Dallas Opera to livestream 2022/23 mainstage productions
The Dallas Opera unveiled plans to livestream its upcoming mainstage season, beginning with Verdi’s Rigoletto On Oct. 16 at 2 p.m.. Digital audiences can watch the last performance of each mainstage production, streamed live from the Margot and Bill Winspear Opera House exclusively on thedallasopera.TV.
Humperdinck’s Hansel and Gretel follows on Nov. 5, at 7:30 p.m., and Mozart’s Così fan tutte starring Lucas Meachem, David Portillo, and Elizabeth DeShong rounds out the Season on April 1, at 7:30 p.m. The new production of Wagner’s Das Rheingold from The Atlanta Opera will be filmed and released at a later date.
“Our continued goal is to welcome new audiences to the art form, both locally and internationally. Livestreaming allows us to introduce The Dallas Opera to the global community on a larger scale than ever before,” Ian Derrer, The Kern Wildenthal General Director and CEO, said in a press release. “We invite audiences to join us in Dallas, whether that be in-person or digitally, for a reimagined Opera experience, accessible to all.”
Patrons will have the opportunity to purchase digital tickets one month prior to the performance on a “Pay What You’re Able” basis with a $9.99 minimum ticket price. Behind-the-scenes content will be exclusive to viewers during the livestream.
Tickets for Rigoletto are available now here; Hansel and Gretel tickets go on sale Oct. 5 and Così fan tutte will be available for purchase on March 1.
Rover to conclude its season with a Stone Cold Murder
Rover Dramawerks will finish its 22nd season with the thriller Stone Cold Murder by James Cawood. Performances will be at the Cox Playhouse in Plano from Oct. 13-29.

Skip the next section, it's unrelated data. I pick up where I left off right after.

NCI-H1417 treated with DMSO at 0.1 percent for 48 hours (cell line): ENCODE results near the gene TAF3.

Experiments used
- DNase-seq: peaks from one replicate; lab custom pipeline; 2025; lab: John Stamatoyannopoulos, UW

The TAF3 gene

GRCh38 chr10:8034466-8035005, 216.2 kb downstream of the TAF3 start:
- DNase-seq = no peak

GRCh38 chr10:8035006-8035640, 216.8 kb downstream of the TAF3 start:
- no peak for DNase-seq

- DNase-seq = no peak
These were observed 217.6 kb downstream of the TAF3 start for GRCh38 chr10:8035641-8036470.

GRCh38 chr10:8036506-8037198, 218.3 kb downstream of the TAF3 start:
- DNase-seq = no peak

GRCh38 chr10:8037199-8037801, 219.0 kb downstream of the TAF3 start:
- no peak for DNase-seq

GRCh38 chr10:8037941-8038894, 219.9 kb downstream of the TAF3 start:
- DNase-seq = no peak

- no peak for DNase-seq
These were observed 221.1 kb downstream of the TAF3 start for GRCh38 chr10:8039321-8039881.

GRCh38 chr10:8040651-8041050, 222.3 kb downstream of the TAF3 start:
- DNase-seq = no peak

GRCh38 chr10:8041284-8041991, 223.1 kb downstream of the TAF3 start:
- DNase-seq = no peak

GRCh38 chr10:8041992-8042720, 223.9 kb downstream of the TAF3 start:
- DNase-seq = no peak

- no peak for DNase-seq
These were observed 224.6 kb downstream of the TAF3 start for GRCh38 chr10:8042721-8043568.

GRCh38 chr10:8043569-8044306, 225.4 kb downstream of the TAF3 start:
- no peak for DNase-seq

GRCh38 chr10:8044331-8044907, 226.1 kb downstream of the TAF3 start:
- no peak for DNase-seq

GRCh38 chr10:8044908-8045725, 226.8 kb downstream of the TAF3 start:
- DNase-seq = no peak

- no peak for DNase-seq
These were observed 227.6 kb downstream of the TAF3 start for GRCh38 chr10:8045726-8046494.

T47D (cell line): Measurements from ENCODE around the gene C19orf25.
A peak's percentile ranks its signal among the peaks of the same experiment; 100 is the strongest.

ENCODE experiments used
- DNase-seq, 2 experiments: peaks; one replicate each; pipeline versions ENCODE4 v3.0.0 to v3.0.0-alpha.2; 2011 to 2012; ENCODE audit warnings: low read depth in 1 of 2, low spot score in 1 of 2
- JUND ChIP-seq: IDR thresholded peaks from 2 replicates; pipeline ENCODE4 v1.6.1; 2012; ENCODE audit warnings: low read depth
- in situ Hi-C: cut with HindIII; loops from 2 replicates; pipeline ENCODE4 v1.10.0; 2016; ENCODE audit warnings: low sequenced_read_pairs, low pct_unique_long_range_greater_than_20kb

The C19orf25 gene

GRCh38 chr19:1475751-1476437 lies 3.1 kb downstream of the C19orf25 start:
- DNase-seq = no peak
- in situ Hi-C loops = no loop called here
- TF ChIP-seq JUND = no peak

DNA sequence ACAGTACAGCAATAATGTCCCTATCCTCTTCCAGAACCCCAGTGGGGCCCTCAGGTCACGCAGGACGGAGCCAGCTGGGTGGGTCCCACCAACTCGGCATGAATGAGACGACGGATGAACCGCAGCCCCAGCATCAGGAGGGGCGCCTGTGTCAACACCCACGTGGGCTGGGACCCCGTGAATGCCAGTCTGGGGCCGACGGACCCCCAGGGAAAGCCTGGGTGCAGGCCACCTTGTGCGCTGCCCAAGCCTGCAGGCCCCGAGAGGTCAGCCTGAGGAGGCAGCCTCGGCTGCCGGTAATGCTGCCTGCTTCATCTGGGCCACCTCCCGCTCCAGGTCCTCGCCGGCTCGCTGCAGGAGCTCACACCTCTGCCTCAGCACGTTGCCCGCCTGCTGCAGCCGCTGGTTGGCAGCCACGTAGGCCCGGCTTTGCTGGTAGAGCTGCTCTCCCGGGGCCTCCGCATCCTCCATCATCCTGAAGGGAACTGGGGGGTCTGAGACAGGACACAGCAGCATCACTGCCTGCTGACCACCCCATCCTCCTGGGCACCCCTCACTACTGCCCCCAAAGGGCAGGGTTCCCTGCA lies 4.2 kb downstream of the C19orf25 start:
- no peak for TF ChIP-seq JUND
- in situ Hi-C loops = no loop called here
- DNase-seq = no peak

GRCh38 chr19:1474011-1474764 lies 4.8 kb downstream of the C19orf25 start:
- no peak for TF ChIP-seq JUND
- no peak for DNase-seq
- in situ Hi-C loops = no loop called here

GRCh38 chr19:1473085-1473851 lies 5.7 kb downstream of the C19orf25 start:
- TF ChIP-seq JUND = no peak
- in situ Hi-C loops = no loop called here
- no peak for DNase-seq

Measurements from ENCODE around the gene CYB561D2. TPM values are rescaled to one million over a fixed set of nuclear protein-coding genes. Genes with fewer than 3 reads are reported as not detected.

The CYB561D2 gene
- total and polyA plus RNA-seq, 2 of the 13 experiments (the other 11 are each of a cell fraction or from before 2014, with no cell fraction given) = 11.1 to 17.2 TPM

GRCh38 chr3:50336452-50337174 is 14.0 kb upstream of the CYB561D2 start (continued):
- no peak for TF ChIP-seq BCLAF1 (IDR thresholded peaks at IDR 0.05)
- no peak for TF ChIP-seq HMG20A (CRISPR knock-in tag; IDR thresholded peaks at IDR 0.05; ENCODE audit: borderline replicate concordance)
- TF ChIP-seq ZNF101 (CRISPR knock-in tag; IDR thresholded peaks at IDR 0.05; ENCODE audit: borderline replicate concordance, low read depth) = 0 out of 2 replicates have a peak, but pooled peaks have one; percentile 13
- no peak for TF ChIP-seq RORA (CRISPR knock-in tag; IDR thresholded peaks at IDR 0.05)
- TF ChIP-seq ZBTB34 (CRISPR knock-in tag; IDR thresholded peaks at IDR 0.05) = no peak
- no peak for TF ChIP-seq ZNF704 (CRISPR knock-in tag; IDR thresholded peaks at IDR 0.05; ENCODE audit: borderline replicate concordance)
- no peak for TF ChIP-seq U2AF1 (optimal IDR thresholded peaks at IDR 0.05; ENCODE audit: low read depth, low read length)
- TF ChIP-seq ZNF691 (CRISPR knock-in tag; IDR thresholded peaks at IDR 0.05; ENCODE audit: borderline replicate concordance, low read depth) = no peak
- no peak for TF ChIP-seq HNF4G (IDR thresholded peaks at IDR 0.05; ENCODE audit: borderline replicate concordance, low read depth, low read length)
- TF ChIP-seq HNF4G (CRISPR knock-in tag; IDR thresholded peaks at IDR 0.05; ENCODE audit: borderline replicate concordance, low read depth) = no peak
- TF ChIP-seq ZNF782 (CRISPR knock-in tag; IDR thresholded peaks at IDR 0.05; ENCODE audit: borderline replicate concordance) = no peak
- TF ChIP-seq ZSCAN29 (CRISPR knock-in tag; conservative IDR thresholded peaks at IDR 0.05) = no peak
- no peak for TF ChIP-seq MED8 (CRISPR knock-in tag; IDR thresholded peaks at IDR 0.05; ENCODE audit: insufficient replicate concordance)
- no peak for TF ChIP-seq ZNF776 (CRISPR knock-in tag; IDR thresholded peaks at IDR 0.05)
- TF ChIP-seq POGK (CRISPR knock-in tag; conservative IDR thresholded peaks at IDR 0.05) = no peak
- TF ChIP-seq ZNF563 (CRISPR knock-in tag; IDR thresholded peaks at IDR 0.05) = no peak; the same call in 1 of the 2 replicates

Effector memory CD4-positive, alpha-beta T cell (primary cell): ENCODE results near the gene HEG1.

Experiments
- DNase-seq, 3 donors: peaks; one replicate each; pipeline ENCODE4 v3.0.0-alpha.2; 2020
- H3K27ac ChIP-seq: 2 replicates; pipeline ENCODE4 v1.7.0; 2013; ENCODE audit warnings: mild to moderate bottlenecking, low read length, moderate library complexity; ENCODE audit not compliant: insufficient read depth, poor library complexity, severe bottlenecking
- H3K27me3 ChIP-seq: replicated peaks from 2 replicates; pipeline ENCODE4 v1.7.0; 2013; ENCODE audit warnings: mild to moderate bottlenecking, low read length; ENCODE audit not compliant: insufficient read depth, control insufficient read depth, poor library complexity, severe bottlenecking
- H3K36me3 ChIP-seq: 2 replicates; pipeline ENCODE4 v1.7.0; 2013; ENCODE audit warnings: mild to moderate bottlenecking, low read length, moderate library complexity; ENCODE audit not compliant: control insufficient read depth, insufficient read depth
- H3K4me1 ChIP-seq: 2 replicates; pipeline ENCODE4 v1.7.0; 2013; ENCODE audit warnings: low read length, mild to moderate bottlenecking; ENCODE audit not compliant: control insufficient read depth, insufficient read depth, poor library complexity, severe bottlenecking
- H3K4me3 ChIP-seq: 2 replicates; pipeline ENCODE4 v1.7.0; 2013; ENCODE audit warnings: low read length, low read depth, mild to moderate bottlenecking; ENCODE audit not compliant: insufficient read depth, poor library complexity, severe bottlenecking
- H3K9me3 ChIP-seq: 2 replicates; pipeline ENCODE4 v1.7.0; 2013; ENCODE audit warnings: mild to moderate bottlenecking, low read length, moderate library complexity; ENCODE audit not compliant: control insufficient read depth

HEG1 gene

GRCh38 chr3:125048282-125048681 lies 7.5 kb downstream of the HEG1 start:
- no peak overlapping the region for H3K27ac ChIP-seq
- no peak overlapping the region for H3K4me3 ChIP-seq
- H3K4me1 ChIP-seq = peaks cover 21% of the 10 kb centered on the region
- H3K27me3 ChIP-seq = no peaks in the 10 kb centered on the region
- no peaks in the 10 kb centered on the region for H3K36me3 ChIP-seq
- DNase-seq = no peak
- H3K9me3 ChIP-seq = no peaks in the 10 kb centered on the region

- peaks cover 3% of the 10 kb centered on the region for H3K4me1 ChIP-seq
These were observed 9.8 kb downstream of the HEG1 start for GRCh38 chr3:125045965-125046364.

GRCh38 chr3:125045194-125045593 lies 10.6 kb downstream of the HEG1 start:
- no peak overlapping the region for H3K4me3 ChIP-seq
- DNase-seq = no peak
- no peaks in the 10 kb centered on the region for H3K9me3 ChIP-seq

Newlyweds Robert (Trevor Smith) and Olivia Chappell (Katie Macune) have bought a small hotel in the English Lake District, and at the end of their first season they settle down with a drink in front of a warm fire, but their evening is interrupted by the arrival of a rugged hiker (Russell Sims) seeking shelter from the snowstorm outside. Could the stranger have anything to do with Olivia’s dark past involving her former boyfriend Sam (Luke Georgecink)? A desperate fight for survival begins, with twists and turns for all those involved, while ratcheting up the suspense until the very end.
Carol M. Rice serves as director, and Jennifer Patton is stage manager and costume designer. Michael Straub serves as set designer with Jason Kyle Harris as master carpenter. Sound design is by Jason Rice, props design is by Kristin M Burgess, and Kenneth Hall is lighting designer, as well as the board op for lights and sound. Fight choreography is by Dave Westbrook, and Anthony Magee serves as dialect coach.
Preview Night will be Oct. 13 with all seats $10 in advance online or “pay-what-you-can” at the door. For tickets, click here.
Keyboard Conversations opens new season this October
Keyboard Conversations featuring concert pianist Jeffrey Siegel opens the 2022-2023 season with American Pianistic Treasures at the Eisemann Center on Oct. 17. Pianist and storyteller Jeffrey Siegel returns to the keyboard with a program that will feature the music of Gershwin, Copland, Bernstein, Barber and Gottschalk.
Keyboard Conversation is a concert with each work on the program performed in its entirety. Siegel speaks briefly and informally to the audience before performing each composition, illustrating with a few pertinent musical examples from the keyboard.
For tickets, click here.
Opening this week: